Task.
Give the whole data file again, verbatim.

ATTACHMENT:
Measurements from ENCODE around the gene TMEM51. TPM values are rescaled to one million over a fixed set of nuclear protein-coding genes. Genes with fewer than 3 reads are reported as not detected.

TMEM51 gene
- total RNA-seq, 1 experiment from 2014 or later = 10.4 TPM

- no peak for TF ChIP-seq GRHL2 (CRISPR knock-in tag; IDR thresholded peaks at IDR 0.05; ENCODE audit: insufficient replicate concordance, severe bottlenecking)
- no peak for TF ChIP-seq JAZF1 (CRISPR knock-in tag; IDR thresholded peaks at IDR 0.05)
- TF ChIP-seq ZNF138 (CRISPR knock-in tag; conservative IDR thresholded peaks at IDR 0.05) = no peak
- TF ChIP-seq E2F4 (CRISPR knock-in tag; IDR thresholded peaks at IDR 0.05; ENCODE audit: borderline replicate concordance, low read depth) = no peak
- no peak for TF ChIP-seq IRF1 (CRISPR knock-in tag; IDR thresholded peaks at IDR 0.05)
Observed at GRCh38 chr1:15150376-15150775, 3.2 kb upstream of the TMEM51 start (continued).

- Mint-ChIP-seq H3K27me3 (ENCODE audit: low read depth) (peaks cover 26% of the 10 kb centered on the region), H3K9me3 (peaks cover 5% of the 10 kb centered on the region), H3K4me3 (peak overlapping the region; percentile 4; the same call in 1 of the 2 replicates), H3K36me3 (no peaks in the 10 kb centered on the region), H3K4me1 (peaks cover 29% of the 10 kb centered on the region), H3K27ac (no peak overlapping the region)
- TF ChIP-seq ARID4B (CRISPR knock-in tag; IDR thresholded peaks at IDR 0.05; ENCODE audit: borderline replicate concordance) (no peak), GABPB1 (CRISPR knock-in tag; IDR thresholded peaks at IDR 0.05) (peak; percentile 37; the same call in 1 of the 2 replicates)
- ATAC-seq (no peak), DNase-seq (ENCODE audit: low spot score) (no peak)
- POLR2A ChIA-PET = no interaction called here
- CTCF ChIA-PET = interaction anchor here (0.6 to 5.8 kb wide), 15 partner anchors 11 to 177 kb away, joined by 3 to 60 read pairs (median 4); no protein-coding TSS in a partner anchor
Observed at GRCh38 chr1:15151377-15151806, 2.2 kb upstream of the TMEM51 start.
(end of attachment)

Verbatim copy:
Measurements from ENCODE around the gene TMEM51. TPM values are rescaled to one million over a fixed set of nuclear protein-coding genes. Genes with fewer than 3 reads are reported as not detected.

TMEM51 gene
- total RNA-seq, 1 experiment from 2014 or later = 10.4 TPM

- no peak for TF ChIP-seq GRHL2 (CRISPR knock-in tag; IDR thresholded peaks at IDR 0.05; ENCODE audit: insufficient replicate concordance, severe bottlenecking)
- no peak for TF ChIP-seq JAZF1 (CRISPR knock-in tag; IDR thresholded peaks at IDR 0.05)
- TF ChIP-seq ZNF138 (CRISPR knock-in tag; conservative IDR thresholded peaks at IDR 0.05) = no peak
- TF ChIP-seq E2F4 (CRISPR knock-in tag; IDR thresholded peaks at IDR 0.05; ENCODE audit: borderline replicate concordance, low read depth) = no peak
- no peak for TF ChIP-seq IRF1 (CRISPR knock-in tag; IDR thresholded peaks at IDR 0.05)
Observed at GRCh38 chr1:15150376-15150775, 3.2 kb upstream of the TMEM51 start (continued).

- Mint-ChIP-seq H3K27me3 (ENCODE audit: low read depth) (peaks cover 26% of the 10 kb centered on the region), H3K9me3 (peaks cover 5% of the 10 kb centered on the region), H3K4me3 (peak overlapping the region; percentile 4; the same call in 1 of the 2 replicates), H3K36me3 (no peaks in the 10 kb centered on the region), H3K4me1 (peaks cover 29% of the 10 kb centered on the region), H3K27ac (no peak overlapping the region)
- TF ChIP-seq ARID4B (CRISPR knock-in tag; IDR thresholded peaks at IDR 0.05; ENCODE audit: borderline replicate concordance) (no peak), GABPB1 (CRISPR knock-in tag; IDR thresholded peaks at IDR 0.05) (peak; percentile 37; the same call in 1 of the 2 replicates)
- ATAC-seq (no peak), DNase-seq (ENCODE audit: low spot score) (no peak)
- POLR2A ChIA-PET = no interaction called here
- CTCF ChIA-PET = interaction anchor here (0.6 to 5.8 kb wide), 15 partner anchors 11 to 177 kb away, joined by 3 to 60 read pairs (median 4); no protein-coding TSS in a partner anchor
Observed at GRCh38 chr1:15151377-15151806, 2.2 kb upstream of the TMEM51 start.